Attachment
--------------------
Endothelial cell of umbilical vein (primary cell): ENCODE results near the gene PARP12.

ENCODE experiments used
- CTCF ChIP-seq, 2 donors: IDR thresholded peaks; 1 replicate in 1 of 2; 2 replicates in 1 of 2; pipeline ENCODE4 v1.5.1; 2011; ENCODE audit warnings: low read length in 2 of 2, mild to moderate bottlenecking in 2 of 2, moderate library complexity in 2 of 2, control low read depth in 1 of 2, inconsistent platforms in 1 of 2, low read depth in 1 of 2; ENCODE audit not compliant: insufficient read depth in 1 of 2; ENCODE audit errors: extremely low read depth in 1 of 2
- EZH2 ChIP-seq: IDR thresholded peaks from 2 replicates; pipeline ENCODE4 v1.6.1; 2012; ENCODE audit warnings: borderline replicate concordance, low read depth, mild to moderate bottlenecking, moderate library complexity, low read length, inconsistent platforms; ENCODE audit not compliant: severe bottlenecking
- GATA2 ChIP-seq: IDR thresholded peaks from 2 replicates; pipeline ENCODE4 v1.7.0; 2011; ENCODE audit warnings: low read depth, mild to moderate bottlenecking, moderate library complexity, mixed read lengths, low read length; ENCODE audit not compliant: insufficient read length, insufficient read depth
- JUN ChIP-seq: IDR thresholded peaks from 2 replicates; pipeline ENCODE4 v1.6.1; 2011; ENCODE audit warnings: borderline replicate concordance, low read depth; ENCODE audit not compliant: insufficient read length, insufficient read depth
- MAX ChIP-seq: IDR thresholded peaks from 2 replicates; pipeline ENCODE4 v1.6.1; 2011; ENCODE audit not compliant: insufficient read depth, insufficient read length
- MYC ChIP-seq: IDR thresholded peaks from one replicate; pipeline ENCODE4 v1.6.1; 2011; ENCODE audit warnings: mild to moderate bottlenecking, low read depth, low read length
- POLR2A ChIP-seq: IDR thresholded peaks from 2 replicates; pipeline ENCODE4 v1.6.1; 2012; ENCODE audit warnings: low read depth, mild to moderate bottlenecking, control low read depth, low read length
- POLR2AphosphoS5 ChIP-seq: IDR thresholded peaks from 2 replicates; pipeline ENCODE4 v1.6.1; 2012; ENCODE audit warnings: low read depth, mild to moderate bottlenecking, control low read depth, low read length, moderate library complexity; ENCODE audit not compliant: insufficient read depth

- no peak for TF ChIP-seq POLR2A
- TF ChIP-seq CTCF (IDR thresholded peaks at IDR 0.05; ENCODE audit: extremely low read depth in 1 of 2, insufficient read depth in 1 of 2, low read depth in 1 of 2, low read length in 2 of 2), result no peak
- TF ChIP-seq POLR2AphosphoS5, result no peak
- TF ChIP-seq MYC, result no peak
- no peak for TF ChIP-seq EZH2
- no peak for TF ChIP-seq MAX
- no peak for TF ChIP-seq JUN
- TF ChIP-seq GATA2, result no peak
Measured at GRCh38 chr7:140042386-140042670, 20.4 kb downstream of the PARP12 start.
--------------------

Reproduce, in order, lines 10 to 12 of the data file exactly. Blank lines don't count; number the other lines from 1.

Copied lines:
- POLR2AphosphoS5 ChIP-seq: IDR thresholded peaks from 2 replicates; pipeline ENCODE4 v1.6.1; 2012; ENCODE audit warnings: low read depth, mild to moderate bottlenecking, control low read depth, low read length, moderate library complexity; ENCODE audit not compliant: insufficient read depth

- no peak for TF ChIP-seq POLR2A
- TF ChIP-seq CTCF (IDR thresholded peaks at IDR 0.05; ENCODE audit: extremely low read depth in 1 of 2, insufficient read depth in 1 of 2, low read depth in 1 of 2, low read length in 2 of 2), result no peak